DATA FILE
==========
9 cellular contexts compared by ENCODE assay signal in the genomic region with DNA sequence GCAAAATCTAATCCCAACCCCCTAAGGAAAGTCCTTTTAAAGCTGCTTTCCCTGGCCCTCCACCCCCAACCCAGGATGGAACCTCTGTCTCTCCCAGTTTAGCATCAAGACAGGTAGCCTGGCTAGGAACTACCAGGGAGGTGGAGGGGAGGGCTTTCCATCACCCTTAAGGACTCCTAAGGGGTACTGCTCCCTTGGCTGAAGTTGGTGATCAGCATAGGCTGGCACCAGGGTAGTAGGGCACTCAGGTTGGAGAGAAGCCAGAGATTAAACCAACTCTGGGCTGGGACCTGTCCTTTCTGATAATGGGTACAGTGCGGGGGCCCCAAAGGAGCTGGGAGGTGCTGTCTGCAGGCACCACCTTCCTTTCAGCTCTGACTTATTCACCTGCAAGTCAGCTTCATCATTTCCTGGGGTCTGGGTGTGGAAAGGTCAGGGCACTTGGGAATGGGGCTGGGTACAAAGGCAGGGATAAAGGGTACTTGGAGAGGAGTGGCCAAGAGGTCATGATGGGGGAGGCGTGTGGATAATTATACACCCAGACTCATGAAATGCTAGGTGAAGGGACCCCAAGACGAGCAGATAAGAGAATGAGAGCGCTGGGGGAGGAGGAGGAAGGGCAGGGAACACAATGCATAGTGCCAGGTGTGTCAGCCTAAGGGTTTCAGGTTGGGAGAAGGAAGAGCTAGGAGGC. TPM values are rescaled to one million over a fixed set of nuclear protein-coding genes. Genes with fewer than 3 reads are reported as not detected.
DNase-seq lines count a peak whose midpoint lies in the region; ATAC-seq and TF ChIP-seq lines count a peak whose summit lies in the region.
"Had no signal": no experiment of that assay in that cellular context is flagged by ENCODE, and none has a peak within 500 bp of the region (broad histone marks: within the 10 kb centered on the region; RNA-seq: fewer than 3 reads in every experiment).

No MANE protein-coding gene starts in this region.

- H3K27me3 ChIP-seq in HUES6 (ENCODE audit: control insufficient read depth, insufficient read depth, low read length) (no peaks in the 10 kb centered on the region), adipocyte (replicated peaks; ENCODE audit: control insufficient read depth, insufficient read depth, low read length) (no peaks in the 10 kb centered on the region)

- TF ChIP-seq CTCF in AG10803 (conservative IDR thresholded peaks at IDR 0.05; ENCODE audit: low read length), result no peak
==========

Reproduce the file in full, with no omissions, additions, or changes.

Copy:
9 cellular contexts compared by ENCODE assay signal in the genomic region with DNA sequence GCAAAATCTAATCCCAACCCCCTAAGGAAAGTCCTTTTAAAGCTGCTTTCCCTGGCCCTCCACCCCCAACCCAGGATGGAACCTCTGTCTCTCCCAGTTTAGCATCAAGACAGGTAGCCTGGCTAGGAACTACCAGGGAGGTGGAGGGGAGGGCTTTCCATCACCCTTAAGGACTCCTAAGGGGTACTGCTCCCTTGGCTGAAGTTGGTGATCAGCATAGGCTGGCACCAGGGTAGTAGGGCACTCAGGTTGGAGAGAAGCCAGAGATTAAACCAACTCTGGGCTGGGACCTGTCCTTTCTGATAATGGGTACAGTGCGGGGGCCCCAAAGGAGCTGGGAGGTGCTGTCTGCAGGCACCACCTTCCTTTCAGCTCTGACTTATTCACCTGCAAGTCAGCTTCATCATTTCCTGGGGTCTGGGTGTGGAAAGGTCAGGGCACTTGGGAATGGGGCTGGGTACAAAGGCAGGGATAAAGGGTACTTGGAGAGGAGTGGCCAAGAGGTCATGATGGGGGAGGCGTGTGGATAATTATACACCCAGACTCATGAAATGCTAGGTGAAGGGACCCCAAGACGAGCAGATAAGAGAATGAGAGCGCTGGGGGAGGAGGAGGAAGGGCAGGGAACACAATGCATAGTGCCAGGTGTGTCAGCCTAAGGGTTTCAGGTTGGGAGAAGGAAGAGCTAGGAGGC. TPM values are rescaled to one million over a fixed set of nuclear protein-coding genes. Genes with fewer than 3 reads are reported as not detected.
DNase-seq lines count a peak whose midpoint lies in the region; ATAC-seq and TF ChIP-seq lines count a peak whose summit lies in the region.
"Had no signal": no experiment of that assay in that cellular context is flagged by ENCODE, and none has a peak within 500 bp of the region (broad histone marks: within the 10 kb centered on the region; RNA-seq: fewer than 3 reads in every experiment).

No MANE protein-coding gene starts in this region.

- H3K27me3 ChIP-seq in HUES6 (ENCODE audit: control insufficient read depth, insufficient read depth, low read length) (no peaks in the 10 kb centered on the region), adipocyte (replicated peaks; ENCODE audit: control insufficient read depth, insufficient read depth, low read length) (no peaks in the 10 kb centered on the region)

- TF ChIP-seq CTCF in AG10803 (conservative IDR thresholded peaks at IDR 0.05; ENCODE audit: low read length), result no peak